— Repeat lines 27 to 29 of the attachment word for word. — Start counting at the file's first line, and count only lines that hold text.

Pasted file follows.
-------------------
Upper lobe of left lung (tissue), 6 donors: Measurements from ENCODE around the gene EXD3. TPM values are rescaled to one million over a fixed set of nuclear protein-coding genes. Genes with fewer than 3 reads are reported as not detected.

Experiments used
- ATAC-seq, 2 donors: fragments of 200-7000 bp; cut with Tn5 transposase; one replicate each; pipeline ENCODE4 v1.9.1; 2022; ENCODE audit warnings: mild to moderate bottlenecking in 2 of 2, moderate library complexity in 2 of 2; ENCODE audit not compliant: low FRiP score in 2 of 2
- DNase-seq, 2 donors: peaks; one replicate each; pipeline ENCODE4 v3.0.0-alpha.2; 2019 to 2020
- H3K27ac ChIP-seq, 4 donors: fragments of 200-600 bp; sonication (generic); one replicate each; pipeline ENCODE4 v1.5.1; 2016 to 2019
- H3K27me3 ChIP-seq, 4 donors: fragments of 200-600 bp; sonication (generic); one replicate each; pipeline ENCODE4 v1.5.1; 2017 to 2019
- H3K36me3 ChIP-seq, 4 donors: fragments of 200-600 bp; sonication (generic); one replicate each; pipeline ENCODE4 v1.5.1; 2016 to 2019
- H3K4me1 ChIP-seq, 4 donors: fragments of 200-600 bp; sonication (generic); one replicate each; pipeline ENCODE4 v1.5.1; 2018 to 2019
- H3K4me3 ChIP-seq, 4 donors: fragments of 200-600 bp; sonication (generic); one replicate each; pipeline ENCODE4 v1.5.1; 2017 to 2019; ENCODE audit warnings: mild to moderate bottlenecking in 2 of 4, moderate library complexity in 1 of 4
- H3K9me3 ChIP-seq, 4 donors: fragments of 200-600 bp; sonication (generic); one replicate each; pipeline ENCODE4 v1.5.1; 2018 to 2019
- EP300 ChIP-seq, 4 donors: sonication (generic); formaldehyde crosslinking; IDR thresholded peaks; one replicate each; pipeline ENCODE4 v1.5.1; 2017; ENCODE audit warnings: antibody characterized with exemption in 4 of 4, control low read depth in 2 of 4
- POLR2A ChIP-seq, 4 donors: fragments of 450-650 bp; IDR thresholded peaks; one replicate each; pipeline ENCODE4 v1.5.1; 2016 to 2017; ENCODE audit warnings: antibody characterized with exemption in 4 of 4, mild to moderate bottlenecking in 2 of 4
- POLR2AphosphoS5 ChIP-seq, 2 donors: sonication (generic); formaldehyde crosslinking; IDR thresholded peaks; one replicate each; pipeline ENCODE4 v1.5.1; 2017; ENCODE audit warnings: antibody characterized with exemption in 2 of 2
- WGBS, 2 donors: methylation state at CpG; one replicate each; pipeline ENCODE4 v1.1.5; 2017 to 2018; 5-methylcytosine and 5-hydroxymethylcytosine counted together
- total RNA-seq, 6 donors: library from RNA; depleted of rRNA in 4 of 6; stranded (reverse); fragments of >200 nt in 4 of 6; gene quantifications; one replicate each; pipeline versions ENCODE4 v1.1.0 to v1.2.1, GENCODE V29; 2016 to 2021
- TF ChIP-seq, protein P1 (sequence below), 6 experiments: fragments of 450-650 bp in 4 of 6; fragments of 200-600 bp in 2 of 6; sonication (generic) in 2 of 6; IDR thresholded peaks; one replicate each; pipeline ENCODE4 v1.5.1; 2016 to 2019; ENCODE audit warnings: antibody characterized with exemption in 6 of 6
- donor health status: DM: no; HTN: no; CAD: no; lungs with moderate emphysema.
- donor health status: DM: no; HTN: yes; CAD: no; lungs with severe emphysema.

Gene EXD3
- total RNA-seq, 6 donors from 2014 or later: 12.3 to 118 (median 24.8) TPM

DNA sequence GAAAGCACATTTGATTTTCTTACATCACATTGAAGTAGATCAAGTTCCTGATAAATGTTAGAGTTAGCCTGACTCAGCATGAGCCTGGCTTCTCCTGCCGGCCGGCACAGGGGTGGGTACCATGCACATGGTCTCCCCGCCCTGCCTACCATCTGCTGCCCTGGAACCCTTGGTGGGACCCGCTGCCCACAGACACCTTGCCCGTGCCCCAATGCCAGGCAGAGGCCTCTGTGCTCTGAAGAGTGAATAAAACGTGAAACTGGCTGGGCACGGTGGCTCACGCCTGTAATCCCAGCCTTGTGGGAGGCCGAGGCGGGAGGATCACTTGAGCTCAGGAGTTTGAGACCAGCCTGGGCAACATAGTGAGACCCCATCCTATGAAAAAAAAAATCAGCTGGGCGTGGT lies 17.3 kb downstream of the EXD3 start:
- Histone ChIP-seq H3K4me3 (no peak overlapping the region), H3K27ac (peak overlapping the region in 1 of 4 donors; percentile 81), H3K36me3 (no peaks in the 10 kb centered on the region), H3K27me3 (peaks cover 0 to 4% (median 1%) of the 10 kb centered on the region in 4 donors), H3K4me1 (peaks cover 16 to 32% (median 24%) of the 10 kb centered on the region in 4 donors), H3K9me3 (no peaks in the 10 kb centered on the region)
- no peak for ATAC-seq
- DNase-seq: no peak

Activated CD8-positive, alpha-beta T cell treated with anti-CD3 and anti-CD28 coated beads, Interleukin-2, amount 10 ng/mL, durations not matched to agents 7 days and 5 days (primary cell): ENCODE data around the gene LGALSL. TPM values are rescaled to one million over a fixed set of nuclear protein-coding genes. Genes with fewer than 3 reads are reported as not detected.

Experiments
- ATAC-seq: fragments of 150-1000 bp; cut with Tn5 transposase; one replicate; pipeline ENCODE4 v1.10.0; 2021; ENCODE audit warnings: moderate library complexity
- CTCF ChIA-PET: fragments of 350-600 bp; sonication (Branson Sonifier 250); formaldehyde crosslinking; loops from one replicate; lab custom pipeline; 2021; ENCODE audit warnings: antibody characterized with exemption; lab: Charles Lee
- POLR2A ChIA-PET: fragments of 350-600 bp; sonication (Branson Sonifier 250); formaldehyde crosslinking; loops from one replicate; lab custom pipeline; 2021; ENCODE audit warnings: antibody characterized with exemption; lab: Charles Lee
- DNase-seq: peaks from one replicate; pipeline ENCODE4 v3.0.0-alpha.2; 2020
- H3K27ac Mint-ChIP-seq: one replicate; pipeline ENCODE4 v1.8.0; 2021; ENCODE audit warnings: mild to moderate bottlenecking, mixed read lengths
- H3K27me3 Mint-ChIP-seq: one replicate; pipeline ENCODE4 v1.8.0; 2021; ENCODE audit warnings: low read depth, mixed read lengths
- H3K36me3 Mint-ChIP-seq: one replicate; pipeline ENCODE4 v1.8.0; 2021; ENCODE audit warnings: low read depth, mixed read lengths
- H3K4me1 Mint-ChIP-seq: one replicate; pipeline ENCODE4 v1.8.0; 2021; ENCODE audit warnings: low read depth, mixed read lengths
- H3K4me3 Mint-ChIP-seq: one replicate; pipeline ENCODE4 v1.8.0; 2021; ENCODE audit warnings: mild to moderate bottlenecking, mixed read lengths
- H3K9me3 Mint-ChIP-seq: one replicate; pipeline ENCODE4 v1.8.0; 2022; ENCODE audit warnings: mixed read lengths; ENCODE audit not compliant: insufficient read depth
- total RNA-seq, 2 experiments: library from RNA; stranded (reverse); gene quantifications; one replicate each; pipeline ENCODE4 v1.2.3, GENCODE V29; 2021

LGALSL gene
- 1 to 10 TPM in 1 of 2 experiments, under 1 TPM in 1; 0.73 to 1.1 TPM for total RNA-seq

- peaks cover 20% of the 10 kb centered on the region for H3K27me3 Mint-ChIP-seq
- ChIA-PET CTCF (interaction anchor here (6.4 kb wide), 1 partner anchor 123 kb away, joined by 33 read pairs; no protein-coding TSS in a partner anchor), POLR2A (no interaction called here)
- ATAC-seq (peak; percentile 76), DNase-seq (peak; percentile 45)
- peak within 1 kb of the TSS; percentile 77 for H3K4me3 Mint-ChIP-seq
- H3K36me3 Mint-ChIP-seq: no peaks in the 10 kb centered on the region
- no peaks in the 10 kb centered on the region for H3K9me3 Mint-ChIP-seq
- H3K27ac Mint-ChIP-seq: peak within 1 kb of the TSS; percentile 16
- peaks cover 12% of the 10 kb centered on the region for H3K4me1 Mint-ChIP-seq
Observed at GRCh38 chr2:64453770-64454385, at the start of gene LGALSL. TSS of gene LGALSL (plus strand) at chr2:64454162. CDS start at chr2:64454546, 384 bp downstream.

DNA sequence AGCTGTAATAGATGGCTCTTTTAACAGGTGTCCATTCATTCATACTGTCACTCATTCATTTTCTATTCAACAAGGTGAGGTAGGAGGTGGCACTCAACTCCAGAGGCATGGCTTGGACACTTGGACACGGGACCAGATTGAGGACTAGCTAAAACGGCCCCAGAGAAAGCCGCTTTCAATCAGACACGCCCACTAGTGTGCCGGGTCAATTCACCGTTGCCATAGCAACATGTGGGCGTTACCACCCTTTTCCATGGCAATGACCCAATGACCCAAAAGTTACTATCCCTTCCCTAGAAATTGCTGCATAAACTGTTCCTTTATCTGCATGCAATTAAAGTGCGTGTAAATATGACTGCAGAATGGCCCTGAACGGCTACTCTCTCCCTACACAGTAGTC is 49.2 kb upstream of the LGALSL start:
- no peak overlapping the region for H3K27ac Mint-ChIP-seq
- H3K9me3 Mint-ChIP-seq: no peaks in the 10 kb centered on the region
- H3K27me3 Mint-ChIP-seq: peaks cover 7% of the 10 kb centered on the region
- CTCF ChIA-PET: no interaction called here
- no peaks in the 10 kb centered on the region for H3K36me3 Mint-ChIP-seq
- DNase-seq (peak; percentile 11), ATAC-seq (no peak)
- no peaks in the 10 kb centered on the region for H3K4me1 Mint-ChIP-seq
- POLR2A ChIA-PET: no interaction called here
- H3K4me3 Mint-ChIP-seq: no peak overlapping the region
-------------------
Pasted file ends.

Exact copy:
- ATAC-seq: fragments of 150-1000 bp; cut with Tn5 transposase; one replicate; pipeline ENCODE4 v1.10.0; 2021; ENCODE audit warnings: moderate library complexity
- CTCF ChIA-PET: fragments of 350-600 bp; sonication (Branson Sonifier 250); formaldehyde crosslinking; loops from one replicate; lab custom pipeline; 2021; ENCODE audit warnings: antibody characterized with exemption; lab: Charles Lee
- POLR2A ChIA-PET: fragments of 350-600 bp; sonication (Branson Sonifier 250); formaldehyde crosslinking; loops from one replicate; lab custom pipeline; 2021; ENCODE audit warnings: antibody characterized with exemption; lab: Charles Lee